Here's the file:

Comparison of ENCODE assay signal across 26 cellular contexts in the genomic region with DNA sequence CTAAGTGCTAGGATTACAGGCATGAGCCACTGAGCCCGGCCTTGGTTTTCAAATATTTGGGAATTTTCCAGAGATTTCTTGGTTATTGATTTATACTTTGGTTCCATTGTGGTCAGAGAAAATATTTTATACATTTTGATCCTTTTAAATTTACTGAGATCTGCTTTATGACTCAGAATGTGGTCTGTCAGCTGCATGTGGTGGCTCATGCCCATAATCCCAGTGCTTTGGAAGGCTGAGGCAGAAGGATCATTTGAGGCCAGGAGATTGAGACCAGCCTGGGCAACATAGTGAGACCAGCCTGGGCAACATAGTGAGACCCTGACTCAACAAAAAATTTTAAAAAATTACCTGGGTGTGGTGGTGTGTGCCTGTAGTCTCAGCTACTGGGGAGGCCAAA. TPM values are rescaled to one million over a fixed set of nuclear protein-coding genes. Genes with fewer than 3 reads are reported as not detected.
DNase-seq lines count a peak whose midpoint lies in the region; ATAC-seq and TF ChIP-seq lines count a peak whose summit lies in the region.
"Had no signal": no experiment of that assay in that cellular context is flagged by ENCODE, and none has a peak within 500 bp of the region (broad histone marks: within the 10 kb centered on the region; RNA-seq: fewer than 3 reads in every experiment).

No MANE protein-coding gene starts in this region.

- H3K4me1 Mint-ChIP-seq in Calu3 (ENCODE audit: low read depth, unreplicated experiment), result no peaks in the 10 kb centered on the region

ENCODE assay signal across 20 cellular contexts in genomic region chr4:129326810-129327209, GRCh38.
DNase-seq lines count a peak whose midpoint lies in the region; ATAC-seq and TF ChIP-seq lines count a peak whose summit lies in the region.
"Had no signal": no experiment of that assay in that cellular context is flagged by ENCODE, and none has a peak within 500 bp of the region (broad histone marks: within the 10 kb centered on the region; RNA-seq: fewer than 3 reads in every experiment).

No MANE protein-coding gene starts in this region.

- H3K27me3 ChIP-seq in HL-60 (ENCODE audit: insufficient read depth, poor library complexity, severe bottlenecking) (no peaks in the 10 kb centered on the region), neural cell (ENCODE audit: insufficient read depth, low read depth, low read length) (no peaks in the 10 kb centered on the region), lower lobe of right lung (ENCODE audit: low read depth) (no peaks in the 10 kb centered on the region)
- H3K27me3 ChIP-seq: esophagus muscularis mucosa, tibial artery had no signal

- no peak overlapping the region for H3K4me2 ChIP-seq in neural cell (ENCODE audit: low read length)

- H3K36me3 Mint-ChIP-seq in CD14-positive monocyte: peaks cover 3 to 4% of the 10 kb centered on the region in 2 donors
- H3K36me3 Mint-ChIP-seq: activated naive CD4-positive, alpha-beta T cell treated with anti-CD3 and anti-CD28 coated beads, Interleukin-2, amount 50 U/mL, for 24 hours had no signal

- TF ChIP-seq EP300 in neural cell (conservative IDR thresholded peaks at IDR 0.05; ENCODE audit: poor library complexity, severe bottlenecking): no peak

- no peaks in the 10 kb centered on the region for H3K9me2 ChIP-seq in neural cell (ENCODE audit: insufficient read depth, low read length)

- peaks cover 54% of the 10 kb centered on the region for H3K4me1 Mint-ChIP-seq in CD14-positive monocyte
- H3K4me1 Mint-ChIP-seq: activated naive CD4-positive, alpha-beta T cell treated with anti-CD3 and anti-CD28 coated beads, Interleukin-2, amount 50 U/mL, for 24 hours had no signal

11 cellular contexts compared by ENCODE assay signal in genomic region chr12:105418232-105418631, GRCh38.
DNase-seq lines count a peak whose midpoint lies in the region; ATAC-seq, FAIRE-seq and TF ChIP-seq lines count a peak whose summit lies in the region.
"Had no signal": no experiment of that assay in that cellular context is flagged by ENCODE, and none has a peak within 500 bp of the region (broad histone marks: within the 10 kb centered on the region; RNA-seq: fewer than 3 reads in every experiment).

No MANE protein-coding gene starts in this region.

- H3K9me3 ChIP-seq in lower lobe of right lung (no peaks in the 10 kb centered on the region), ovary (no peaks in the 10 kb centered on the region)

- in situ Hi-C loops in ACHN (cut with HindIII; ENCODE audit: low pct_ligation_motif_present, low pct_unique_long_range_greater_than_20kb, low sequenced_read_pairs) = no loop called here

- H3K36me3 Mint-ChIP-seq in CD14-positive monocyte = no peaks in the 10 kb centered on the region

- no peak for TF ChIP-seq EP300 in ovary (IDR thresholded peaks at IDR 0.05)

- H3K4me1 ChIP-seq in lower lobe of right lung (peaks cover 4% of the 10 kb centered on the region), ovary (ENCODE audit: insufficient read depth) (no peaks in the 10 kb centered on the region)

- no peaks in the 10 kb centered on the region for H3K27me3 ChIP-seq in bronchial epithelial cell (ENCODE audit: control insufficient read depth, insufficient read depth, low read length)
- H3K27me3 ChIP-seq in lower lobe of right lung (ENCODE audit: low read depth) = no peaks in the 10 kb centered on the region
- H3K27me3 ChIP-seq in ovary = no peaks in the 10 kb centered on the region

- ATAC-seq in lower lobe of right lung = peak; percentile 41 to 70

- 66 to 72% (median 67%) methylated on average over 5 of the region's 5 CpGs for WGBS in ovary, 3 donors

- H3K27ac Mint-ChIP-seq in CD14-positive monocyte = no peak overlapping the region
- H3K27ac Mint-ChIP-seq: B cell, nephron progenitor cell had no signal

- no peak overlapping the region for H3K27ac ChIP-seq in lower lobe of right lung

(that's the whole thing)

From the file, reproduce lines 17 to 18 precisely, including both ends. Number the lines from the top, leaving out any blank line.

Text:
- peaks cover 54% of the 10 kb centered on the region for H3K4me1 Mint-ChIP-seq in CD14-positive monocyte
- H3K4me1 Mint-ChIP-seq: activated naive CD4-positive, alpha-beta T cell treated with anti-CD3 and anti-CD28 coated beads, Interleukin-2, amount 50 U/mL, for 24 hours had no signal